Add them to your garden in the spring and again in the fall. And if you have a longer growing season, you can use a little more. Organic fertilizers are slow-releasing, so you’re not going to overload your soil.

Browse organic fertilizers

Pests

OK, we didn’t mention pests. But we need to be realistic. You’re going to have pests. And since you’re not going to use any chemical herbicides or pesticides, how will you protect your plants from being choked out by weeds, or eaten by bugs? Thankfully, your neighborhood Orchard Supply Hardware store is well-stocked with a full line of pest management and weed controls for organic gardening.

And don’t let your organic gardening end with vegetables. Shrubs, flowerbeds, even your lawn can benefit from organic methods. Don’t be stingy, spread the love!

CA ONLY: No Sales Tax –  February 18-20, 2017 the price you see is the price you pay. So it’s the perfect time to stock up and save on the stuff you need anyway.

OR Residents ONLY: 10% OFF –  February 18-20, 2017 the price you see is the price you pay. So it’s the perfect time to stock up and save on the stuff you need anyway.

Head over to your neighborhood Orchard Supply Hardware® and grab the plants, soils, and amendments you need to get your organic garden started right.

Organics

5 Beautiful, Easy-to-Grow Evergreen Plants

Polygala x dalmaisiana (Sweet Pea Shrub)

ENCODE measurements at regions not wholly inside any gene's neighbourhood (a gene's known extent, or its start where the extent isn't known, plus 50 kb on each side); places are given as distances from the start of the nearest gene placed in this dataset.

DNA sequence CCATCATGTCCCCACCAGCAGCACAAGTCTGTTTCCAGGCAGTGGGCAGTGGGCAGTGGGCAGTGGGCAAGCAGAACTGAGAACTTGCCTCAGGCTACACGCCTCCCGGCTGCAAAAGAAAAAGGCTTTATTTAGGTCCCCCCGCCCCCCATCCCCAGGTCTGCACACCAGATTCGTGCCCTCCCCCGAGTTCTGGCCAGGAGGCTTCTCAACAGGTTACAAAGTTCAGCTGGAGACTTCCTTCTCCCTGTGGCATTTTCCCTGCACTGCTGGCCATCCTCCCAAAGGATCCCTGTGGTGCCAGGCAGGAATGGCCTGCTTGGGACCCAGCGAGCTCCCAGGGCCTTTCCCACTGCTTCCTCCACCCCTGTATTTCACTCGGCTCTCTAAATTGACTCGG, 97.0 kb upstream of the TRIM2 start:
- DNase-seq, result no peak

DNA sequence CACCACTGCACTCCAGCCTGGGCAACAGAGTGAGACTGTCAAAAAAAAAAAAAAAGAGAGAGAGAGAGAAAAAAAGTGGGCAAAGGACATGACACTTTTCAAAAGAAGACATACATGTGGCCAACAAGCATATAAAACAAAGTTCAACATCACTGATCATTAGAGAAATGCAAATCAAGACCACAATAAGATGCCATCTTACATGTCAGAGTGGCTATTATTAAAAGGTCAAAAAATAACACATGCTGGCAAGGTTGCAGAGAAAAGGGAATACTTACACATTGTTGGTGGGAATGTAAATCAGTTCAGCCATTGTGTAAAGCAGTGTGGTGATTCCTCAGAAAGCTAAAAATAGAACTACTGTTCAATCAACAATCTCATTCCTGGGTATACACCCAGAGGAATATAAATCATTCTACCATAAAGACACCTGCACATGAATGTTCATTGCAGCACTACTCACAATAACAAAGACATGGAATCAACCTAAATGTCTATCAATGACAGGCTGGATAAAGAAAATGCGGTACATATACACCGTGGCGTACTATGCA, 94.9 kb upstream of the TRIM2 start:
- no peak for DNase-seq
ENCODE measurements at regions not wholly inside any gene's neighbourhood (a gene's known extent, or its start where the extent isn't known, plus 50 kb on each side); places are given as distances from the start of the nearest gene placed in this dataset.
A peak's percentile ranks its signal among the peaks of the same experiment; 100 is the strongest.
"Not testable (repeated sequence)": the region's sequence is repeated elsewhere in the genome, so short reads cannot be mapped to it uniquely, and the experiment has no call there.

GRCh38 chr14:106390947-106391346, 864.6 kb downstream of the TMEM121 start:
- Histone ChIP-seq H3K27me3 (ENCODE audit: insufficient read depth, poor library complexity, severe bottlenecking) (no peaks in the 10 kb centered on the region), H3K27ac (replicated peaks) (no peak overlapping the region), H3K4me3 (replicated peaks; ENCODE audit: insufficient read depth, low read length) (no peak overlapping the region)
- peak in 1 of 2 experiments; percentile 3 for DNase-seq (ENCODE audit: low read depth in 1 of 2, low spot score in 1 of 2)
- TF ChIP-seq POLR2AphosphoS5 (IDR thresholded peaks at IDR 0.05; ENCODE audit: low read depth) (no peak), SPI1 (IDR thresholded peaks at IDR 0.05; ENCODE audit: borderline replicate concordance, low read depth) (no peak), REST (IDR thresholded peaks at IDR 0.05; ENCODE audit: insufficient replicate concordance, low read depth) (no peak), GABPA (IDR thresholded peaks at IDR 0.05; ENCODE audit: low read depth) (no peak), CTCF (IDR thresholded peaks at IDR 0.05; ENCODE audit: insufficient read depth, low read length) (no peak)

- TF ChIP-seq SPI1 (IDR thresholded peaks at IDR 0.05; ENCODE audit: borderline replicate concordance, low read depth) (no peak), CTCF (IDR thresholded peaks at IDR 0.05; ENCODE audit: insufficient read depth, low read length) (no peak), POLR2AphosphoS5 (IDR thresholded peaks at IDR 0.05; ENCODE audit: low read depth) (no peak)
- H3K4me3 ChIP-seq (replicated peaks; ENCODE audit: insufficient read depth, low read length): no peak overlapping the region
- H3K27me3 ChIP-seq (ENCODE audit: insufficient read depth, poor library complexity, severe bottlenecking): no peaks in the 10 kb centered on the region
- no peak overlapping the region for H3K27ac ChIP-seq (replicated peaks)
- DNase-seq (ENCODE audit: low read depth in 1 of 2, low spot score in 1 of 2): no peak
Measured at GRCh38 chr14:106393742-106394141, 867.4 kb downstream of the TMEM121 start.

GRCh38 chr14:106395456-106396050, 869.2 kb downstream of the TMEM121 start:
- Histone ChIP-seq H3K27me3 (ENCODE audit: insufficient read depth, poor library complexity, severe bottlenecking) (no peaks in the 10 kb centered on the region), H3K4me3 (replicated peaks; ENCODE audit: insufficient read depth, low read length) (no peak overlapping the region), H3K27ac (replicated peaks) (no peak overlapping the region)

Team Osh Guest Blogger Paul Lee Cannon…

“I like to think of the front and back yards of my Oakland home as one big test garden. My partner and I have lived there since 2003 and I’ve pretty much been gardening like a madman ever since. Like most home gardeners, I’ve killed my fair share of plants over the years (even lantana!), but thankfully my gardening successes have outgrown its failures. I attribute the bulk of this success to smart plant choices: opting for those that can still look beautiful despite challenging growing conditions like poor soil, inconsistent light or irrigation, and heavy foot traffic. Heaven knows, my garden has all of those.

Here are five tough-as-nails plants I’ve enjoyed growing not only for their beauty but because they can, in the words of my first horticulture teacher, “thrive on neglect.” Once established, each requires little if any water and maybe an occasional trim. Yep, they’re that easy, plus you can find them at most nurseries, including the Orchard nursery. So go ahead, give one or several a try. Happy gardening!

Salvia clevelandii (California Blue Sage)
Salvia clevelandii (California Blue Sage)

Salvia clevelandii (California Blue Sage)

Come summertime, up pop pretty pale-purple/blue spikes of whorled blooms above soft grayish-green foliage with a sweet, musky scent. This mounding, upright evergreen shrub can quickly grow 3-5 feet tall and 5-8 feet wide. I keep mine in check by pruning half of it back after the blooms have come and gone, and it always seems to spring back more vigorous than before. Plant in a spot that gets full sun and where the soil drains well. That way it’ll become the envy of neighbors and hummingbirds alike. For deer, not so much.

Polygala x dalmaisiana (Sweet Pea Shrub)
Polygala x dalmaisiana (Sweet Pea Shrub)

Polygala x dalmaisiana (Sweet Pea Shrub)